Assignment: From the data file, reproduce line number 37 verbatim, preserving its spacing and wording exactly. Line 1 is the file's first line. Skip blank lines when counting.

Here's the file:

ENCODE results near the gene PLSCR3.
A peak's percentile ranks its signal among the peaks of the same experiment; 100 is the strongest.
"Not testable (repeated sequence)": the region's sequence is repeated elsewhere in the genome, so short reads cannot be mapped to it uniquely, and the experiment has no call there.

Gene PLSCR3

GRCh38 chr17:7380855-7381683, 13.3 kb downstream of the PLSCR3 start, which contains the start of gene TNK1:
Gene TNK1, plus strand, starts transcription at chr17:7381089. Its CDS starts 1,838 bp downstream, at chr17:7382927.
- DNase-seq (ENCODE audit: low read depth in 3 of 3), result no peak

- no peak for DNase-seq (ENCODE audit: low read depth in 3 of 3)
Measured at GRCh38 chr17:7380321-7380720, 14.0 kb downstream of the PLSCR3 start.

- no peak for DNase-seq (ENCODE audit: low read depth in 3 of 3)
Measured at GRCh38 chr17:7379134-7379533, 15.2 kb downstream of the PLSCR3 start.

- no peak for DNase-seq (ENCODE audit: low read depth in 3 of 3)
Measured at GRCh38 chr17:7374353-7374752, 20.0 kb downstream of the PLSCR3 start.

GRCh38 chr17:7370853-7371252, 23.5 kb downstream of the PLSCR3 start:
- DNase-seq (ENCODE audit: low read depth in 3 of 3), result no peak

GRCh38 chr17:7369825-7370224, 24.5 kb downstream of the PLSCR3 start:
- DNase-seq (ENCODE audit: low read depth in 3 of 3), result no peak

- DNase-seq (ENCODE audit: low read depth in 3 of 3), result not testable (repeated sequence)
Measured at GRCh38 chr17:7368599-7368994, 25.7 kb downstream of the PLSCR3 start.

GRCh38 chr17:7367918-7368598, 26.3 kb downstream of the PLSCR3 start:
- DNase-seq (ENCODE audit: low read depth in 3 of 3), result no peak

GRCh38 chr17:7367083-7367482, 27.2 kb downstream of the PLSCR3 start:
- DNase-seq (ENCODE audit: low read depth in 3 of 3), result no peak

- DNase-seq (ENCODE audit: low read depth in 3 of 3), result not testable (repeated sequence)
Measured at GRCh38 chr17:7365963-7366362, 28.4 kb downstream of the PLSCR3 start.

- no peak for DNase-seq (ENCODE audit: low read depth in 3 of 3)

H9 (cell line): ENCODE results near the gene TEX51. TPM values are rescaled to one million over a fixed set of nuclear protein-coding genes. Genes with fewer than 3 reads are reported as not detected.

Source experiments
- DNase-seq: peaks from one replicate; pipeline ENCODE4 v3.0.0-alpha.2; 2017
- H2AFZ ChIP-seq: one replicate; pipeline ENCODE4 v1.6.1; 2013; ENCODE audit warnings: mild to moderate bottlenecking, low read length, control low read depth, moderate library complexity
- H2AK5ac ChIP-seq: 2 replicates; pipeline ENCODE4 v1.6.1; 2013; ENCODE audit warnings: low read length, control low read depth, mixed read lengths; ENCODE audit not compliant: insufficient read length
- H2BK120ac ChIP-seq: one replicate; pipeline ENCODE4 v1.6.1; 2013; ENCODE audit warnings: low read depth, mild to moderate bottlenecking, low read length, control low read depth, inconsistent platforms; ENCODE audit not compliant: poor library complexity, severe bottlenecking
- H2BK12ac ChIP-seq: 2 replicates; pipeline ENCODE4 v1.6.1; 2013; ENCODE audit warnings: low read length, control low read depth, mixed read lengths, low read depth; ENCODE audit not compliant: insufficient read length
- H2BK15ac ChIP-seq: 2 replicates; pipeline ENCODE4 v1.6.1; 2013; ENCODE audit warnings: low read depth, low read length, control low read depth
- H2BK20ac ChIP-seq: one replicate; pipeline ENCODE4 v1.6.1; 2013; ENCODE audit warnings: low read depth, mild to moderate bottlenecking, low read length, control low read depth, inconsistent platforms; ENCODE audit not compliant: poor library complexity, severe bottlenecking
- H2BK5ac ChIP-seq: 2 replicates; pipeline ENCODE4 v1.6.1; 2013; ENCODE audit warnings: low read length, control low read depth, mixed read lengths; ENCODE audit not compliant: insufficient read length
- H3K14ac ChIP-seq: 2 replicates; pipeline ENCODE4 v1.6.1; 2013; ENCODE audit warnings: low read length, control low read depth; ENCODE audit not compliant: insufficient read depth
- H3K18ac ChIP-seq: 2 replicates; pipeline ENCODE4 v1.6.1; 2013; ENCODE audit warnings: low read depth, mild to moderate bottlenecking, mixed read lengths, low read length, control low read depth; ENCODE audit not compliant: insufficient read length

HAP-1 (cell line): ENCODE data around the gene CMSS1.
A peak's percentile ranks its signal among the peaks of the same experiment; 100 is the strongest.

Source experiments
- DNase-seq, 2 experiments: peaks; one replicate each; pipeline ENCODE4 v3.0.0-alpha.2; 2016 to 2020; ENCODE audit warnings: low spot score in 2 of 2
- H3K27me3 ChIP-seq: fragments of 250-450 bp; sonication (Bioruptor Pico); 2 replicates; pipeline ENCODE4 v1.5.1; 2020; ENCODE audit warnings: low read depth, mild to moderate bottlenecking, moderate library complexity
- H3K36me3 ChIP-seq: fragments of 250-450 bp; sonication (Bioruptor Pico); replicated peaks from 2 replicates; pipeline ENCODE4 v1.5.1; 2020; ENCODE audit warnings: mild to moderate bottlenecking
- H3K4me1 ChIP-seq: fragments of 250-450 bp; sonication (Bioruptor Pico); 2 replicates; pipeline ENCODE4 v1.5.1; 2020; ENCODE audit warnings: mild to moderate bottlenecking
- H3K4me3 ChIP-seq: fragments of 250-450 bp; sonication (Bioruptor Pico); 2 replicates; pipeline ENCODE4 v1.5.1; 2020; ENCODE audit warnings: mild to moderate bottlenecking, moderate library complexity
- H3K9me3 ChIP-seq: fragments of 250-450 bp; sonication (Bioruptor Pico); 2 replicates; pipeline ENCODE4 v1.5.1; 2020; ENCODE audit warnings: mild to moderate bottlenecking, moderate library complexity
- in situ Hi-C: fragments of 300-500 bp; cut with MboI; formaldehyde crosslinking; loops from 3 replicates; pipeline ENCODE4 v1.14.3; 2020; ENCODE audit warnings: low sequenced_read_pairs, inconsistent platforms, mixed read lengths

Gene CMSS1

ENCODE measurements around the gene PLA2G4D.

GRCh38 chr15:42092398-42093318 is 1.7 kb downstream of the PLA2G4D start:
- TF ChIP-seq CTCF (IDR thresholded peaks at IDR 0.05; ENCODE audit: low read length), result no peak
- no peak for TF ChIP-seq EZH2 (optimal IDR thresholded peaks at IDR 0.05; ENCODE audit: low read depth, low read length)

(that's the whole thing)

- H3K14ac ChIP-seq: 2 replicates; pipeline ENCODE4 v1.6.1; 2013; ENCODE audit warnings: low read length, control low read depth; ENCODE audit not compliant: insufficient read depth